Today I finally released my first iPhone app ‘Repetitions’. It’s going to be very interesting to see how it does. After reading about how other apps have done I’m not very optimistic, especially since the release date of my app was set to 25 August (when it was accepted by Apple) instead of today when it was actually released. Which of course means my app now appears on page 6 of the “Health and Fitness” category in the AppStore. Where no one will find it. But I will be releasing an update soon anyway, which should put it on the first page at least for a couple of days.

Added mySettings to GitHub

iPhone Development  

I finally added mySettings to GitHub, using the marvel that is hg-git. It allows me to continue using mercurial, and to push and pull from git repositories. Here is the project on GitHub. The main place for mySettings will still be on BitBucket, I’m just uploading the code to GitHub to see if it will attract more users and contributors.

Customising a table view with mySettings

iPhone Development  

I’ve been working on my iPhone app lately (for performing physical exercises like the ones you get from a physiotherapist, but more about that later) so I haven’t written anything for a long time. I thought I’d rectify that by showing how to create highly customised UIs with fairly little coding. I recently added support for delegates to mySettings and that opened up a lot of possibilities, even with only one method in the delegate (for now).

As an example, here’s the configuration screen for my app:

Configuration screen

Another way to create Settings views

iPhone Development  

Craig Hockenberry has also created an API for Settings views. But unlike mySettings his API creates the views from code instead of plists. Like this:

- (void)constructTableGroups
{
NSMutableArray *cells = [NSMutableArray array];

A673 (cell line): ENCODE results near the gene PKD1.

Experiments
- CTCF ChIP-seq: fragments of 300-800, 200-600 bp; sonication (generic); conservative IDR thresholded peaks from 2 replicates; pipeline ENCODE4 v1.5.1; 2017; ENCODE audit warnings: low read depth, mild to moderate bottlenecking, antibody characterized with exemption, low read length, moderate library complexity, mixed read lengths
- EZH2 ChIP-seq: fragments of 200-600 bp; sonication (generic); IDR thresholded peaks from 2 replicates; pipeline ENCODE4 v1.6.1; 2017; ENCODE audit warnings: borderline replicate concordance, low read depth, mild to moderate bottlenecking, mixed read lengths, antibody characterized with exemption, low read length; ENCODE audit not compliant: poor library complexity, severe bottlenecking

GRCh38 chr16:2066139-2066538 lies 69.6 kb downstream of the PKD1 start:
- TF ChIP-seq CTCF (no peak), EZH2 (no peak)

IFTextCellController *textCell = [[[IFTextCellController alloc] initWithLabel:@"Text" andPlaceholder:@"Placeholder" atKey:@"sampleText" inModel:model] autorelease];
[cells addObject:textCell];
IFSwitchCellController *switchCell = [[[IFSwitchCellController alloc] initWithLabel:@"Switch" atKey:@”sampleSwitch” inModel:model] autorelease];
[cells addObject:switchCell];
tableGroups = [[NSArray arrayWithObject:cells] retain];
}

Check it out at http://furbo.org/2009/04/30/matt-gallagher-deserves-a-medal/ .

My Dream Gadget: A Really Big iPod Touch

Uncategorized  

My idea of the perfect device would essentially be an iPod touch with a screen the size of an A4 sheet of paper. It would be brilliant for surfing the web and reading e-books and PDF’s. Anyone who’s tried to do that on an iPhone or an iPod touch would appreciate not having to scroll for every paragraph. And in addition to running iPhone apps it should be able to remote control a Mac. Just imagine sitting in the living room and using Front Row on this thing. Not to mention playing an adventure game. Only problem is with a touch-screen that big it would probably end up costing as much as a desktop computer. So we probably won’t see it for a couple of years.

But eventually it will be made. It’s just too obvious and idea for it not to.

A UIPickerView with labels

iPhone Development  

I recently needed a picker view with labels (like the one in the timer tab in the Clock app) to select minutes and seconds for a time interval. So I made the following subclass of UIPickerView:


#import

/**
A picker view with labels under the selection indicator.
Similar to the one in the timer tab in the Clock app.
NB: has only been tested with less than four wheels.
*/
@interface LabeledPickerView : UIPickerView {
    NSMutableDictionary *labels;
}

/** Adds the label for the given component. */
- (void) addLabel:(NSString *)labeltext forComponent:(NSUInteger)component;

@end

mySettings: A Settings API for the iPhone

iPhone Development  

Update: Unfortunately I am not able to do any more development on this or any other projects. I am hoping that someone else will take over the project and update it.

A lot of iPhone apps have their own settings views similar to the ones in the Settings App on the iPhone home screen. But to my surprise I couldn’t find any general API for it. So I made my own. It uses a plist configuration file like the one used by the Settings App, with some added options (and some removed ones, but they will hopefully be implemented in the near future).

Welcome

Uncategorized  

Hi, and welcome to my blog. It will almost exclusively be about programming (iPhone-programming to be specific), so if that’s not your particular cup of tea then you’re probably better off with this one. I’m aiming for two or three posts a month, so hopefully I won’t be contributing too much to the unread count of your RSS reader.

PS: I know I’m using the default theme for WordPress, but I really like it and I’ve only seen one other blog using it. If I should happen to come across a better one I might change, but for now I’m happy with this one.

Want to hear about new posts?